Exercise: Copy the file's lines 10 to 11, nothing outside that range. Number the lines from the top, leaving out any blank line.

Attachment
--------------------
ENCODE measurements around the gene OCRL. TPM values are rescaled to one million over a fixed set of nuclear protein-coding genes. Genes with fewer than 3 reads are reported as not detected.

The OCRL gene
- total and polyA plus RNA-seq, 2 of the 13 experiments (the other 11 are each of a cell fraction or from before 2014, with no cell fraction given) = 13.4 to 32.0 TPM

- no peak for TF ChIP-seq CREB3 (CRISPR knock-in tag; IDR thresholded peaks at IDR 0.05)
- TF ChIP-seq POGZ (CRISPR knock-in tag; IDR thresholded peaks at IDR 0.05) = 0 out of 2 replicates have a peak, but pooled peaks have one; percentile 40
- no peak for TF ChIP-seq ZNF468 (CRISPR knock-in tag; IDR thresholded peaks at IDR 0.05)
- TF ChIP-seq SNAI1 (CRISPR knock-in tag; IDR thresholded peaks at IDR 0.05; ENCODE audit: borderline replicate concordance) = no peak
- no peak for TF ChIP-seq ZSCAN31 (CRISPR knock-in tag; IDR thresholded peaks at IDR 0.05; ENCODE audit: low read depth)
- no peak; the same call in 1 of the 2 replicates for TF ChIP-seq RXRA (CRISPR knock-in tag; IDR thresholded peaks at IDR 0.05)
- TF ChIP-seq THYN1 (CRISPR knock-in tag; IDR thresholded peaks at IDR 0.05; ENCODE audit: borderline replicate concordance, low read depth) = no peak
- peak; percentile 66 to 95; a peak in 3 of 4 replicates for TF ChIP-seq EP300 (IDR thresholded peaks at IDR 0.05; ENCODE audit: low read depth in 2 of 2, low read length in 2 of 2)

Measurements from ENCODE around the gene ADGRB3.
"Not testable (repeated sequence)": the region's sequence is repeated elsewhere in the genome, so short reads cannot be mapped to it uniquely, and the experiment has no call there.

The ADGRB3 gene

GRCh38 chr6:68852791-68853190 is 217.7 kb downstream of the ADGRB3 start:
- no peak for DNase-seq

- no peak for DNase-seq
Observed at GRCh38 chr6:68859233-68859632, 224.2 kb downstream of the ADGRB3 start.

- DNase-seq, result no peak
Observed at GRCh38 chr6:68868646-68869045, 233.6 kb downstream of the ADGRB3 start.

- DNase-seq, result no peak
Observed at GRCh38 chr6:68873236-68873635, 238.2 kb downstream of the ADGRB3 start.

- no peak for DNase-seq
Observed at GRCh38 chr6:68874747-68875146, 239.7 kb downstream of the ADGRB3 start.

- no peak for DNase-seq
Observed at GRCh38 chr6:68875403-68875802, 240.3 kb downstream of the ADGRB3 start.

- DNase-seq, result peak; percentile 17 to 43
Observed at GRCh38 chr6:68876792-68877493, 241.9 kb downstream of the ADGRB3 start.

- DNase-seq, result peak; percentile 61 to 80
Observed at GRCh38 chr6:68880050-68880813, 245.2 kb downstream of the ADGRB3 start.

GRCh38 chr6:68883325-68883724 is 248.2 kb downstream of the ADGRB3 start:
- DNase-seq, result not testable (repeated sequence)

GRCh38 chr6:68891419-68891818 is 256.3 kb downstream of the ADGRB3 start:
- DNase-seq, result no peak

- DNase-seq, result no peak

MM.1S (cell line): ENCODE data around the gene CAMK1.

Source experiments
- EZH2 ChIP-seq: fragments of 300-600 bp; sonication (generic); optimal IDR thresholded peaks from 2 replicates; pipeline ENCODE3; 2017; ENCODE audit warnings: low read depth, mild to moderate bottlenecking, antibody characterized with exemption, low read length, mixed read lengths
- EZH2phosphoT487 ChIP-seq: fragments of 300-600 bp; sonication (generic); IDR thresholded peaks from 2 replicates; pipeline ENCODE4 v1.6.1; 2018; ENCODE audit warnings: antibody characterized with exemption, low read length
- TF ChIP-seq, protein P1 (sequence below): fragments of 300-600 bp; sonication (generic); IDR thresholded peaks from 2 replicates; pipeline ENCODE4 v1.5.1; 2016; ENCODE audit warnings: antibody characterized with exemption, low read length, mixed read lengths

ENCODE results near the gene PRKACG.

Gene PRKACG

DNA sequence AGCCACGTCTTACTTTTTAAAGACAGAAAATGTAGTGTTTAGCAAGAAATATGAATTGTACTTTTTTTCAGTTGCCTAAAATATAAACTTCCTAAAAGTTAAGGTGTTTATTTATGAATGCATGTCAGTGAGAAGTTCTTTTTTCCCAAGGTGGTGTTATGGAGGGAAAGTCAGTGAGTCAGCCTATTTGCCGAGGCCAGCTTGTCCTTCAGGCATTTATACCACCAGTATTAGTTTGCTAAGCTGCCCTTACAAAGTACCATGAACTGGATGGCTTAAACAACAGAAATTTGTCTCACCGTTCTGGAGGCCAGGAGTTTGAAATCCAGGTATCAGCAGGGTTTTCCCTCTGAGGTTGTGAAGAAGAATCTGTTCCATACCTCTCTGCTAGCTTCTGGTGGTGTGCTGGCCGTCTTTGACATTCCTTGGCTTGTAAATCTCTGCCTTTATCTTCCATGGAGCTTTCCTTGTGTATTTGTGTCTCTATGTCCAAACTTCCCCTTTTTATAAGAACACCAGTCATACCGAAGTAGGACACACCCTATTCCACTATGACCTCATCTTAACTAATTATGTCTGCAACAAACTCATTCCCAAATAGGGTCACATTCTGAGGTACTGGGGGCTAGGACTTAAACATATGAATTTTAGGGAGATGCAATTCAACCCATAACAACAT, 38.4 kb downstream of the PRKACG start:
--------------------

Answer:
- TF ChIP-seq THYN1 (CRISPR knock-in tag; IDR thresholded peaks at IDR 0.05; ENCODE audit: borderline replicate concordance, low read depth) = no peak
- peak; percentile 66 to 95; a peak in 3 of 4 replicates for TF ChIP-seq EP300 (IDR thresholded peaks at IDR 0.05; ENCODE audit: low read depth in 2 of 2, low read length in 2 of 2)